Tuesday, August 14, 2007

Veteren Naxalite poet Lal Singh Dil in Critical condition

Fire brand Punjabi poet Lal Singh Dil admitted DMCH, needs surgery
Amrita Chaudhry

Ludhiana, August 13: After a life of penury, struggle and torture at the hand of police, the fire brand voice of Punjabi poetry Lal Singh Dil now struggles for life at DMCH.

Dil, who is on life-support system, needs immediate surgery to clear an obstruction in his stomach. His family says that Dil has not eaten a morsel for over a fortnight now. Earlier tall and strappy, Dil now lies shriveled up in his hospital bed. The eyes that once spewed fire are glazed, and do not recognize any one.
Lal Singh Dil(right) at his tea stall in better times

Gulzar Mohammad Goriya, a well known short story writer and a close friend of Dil says the poet has been facing this problem for the last 15 days. “We showed him to doctors in Samrala, but last night they referred him here.”

The doctors taking care of Dil say his medical condition does not permit surgery. And in the hour of need, many have risen to the call. MLA Ludhiana West Harish Rai Dhanda has announced that the entire medical treatment of Dil will be taken care of. His medicines will be provided by the local Gurmail Medical Hall.

Dil is the man who wrote immortal lines like When the labourer woman, Roasts her heart on the tawa, The moon laughs from behind the tree, The father amuses the younger one, Making music with bowl and plate, The older one tinkles the bells, Tied to his waist, And he dances, These songs do not die.... (Poem titled Dance translated by Nirupama Dutt). He is a contemporary of poets like Amarjit Chandan, Paash, Surjit Patar and Sant Ram Udasi.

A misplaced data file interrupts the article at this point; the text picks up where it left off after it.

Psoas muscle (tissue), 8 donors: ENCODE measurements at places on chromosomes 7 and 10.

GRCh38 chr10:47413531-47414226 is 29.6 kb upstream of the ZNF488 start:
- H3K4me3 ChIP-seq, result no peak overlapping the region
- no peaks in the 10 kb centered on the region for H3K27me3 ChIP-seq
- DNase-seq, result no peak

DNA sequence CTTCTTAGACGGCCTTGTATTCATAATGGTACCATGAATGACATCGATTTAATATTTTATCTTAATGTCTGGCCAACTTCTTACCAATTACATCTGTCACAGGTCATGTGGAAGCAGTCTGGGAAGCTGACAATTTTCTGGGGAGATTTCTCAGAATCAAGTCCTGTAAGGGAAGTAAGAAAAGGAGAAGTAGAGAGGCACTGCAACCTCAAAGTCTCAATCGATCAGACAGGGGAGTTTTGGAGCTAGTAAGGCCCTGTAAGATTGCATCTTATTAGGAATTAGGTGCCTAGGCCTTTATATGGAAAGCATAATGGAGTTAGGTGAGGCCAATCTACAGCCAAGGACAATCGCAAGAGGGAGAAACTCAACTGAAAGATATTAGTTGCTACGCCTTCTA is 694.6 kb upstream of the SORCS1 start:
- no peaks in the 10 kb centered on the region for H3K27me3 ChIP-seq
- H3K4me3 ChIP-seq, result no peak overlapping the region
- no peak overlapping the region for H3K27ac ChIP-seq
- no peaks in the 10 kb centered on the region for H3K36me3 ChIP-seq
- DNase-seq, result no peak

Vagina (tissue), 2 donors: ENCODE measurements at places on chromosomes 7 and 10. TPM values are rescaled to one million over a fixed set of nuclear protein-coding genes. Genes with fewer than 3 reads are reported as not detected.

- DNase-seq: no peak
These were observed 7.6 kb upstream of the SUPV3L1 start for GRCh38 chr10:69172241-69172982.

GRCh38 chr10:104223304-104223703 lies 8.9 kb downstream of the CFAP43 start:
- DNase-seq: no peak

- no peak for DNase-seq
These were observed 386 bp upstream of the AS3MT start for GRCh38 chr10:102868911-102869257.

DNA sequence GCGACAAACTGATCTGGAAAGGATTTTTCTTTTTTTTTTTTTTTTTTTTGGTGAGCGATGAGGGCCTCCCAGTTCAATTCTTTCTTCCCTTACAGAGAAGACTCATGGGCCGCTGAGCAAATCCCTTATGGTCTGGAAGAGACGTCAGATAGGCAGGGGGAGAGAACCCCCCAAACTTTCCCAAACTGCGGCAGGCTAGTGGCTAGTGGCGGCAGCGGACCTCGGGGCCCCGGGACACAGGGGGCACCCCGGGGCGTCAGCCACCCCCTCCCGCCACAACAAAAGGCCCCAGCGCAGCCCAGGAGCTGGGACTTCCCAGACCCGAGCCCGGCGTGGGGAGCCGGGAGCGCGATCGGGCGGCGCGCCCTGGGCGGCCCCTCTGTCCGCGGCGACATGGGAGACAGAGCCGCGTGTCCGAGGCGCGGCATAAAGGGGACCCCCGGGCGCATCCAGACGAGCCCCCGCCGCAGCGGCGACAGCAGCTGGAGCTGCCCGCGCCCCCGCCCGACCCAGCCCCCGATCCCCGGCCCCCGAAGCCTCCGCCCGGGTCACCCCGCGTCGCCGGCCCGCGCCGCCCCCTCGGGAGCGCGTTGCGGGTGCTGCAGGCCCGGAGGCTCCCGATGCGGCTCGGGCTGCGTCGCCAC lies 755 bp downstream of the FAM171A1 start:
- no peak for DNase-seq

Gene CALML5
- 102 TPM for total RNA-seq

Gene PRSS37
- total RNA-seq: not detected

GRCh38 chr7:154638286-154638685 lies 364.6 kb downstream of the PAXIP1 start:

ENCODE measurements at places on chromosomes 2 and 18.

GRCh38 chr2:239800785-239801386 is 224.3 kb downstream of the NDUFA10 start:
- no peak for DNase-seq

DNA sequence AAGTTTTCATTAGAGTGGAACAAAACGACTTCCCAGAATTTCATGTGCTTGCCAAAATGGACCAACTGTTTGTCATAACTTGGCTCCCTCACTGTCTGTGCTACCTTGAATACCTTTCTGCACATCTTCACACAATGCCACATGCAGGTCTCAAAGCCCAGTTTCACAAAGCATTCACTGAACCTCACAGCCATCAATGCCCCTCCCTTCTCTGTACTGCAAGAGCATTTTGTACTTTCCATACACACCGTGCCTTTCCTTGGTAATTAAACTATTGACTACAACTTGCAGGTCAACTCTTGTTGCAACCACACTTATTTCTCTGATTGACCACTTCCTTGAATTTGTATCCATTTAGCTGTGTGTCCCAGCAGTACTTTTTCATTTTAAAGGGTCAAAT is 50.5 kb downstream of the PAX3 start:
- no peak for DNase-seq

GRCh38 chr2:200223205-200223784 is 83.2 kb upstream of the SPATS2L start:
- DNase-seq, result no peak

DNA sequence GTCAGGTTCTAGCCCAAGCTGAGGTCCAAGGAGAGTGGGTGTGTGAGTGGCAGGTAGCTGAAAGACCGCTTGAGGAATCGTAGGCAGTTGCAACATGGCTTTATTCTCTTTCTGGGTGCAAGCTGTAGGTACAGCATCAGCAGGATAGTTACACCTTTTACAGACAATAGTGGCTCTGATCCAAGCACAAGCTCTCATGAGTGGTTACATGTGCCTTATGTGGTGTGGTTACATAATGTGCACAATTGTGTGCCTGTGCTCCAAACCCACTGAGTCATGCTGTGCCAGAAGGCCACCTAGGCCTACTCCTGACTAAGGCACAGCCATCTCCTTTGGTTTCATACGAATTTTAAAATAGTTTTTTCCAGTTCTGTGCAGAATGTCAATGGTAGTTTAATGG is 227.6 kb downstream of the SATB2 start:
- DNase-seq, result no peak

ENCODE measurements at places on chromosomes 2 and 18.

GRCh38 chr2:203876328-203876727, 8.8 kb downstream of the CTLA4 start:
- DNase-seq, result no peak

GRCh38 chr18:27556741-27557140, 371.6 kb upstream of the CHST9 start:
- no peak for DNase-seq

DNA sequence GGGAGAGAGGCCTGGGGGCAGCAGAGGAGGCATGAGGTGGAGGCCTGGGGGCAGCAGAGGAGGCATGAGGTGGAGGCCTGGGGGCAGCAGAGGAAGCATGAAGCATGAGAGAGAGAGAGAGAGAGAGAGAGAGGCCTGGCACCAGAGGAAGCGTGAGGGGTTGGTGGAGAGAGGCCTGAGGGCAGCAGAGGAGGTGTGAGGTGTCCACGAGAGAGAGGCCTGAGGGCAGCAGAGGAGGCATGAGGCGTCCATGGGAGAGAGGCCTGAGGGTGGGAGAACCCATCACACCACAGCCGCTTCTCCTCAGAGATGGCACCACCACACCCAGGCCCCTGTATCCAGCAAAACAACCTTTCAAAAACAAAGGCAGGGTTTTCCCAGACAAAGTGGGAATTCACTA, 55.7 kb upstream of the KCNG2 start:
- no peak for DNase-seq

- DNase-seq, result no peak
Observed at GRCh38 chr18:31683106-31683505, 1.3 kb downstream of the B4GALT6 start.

In the early 60s, this Dalit poet was in Class X when his first poem appeared in the famous Punjabi literary journal Preetlari. In the early 70s, he compiled an anthology of poems titled ‘Satluj di Hawa’ (The Winds of Satluj), which is considered an epoch in the history of Punjabi revolutionary poetry.

An active member of the naxal movement, Dil had to flee Punjab after police excesses. For over two decades his lived in Uttar Pradesh, converted to Islam and worked as farm labourer. In the 80s, Dil returned to his home land and was cared for by his elder brother Amar Singh and his family. Dil ran a roadside tea shop, which he had to close down about three years ago, due to failing health.


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